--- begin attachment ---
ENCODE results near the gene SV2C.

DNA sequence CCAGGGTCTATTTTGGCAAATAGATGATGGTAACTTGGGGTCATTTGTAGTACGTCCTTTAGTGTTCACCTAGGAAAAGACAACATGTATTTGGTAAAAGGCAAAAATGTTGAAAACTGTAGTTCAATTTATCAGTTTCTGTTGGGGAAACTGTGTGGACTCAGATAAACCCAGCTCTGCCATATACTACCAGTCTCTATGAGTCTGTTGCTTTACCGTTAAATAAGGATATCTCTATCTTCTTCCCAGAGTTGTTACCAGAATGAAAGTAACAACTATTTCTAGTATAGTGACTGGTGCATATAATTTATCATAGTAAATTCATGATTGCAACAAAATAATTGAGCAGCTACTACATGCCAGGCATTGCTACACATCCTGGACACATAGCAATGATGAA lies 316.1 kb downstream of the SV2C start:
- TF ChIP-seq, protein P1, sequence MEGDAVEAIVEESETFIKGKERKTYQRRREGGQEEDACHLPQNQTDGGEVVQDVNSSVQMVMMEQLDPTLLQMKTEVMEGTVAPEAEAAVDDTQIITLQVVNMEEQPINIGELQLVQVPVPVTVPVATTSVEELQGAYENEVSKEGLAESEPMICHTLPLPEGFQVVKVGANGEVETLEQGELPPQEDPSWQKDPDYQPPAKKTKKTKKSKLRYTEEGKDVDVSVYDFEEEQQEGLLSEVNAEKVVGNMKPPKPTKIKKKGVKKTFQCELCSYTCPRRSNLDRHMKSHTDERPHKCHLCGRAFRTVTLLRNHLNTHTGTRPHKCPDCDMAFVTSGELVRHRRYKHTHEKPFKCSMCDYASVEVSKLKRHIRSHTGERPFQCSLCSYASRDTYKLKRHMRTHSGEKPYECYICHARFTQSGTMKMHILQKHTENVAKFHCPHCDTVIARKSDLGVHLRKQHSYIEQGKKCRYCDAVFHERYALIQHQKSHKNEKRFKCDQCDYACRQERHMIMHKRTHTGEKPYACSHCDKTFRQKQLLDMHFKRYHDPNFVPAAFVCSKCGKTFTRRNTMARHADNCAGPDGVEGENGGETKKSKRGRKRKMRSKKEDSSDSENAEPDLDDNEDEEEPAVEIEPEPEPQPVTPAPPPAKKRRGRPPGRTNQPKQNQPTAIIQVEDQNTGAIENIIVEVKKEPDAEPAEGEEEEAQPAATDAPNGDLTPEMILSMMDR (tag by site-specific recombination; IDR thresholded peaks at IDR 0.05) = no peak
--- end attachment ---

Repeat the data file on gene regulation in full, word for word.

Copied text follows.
ENCODE results near the gene SV2C.

DNA sequence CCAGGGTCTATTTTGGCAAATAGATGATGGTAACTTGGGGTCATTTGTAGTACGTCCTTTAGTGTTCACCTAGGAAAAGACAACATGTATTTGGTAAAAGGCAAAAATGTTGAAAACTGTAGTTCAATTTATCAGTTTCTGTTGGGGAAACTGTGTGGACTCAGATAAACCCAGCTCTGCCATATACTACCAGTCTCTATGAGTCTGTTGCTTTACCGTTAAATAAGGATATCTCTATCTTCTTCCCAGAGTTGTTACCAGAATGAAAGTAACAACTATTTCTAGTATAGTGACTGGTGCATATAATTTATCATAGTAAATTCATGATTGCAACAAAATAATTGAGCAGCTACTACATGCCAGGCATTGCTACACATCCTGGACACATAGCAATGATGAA lies 316.1 kb downstream of the SV2C start:
- TF ChIP-seq, protein P1, sequence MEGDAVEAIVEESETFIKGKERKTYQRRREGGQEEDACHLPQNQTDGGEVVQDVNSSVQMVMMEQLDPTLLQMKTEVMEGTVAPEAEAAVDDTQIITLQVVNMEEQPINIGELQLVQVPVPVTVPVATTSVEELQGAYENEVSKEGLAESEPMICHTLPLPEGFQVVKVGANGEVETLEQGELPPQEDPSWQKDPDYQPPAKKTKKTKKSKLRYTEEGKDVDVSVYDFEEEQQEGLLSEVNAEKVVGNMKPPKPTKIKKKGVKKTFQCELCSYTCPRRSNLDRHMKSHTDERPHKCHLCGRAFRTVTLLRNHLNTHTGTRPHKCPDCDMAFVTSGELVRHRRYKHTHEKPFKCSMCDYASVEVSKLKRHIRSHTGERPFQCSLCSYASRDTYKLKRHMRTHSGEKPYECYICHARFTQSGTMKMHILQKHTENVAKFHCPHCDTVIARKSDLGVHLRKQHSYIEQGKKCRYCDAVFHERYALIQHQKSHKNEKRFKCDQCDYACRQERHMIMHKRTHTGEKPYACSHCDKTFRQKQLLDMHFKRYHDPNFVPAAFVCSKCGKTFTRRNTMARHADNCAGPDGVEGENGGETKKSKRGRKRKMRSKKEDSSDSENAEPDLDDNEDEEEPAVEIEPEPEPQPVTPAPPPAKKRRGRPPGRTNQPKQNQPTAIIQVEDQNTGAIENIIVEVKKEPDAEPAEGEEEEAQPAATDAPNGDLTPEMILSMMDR (tag by site-specific recombination; IDR thresholded peaks at IDR 0.05) = no peak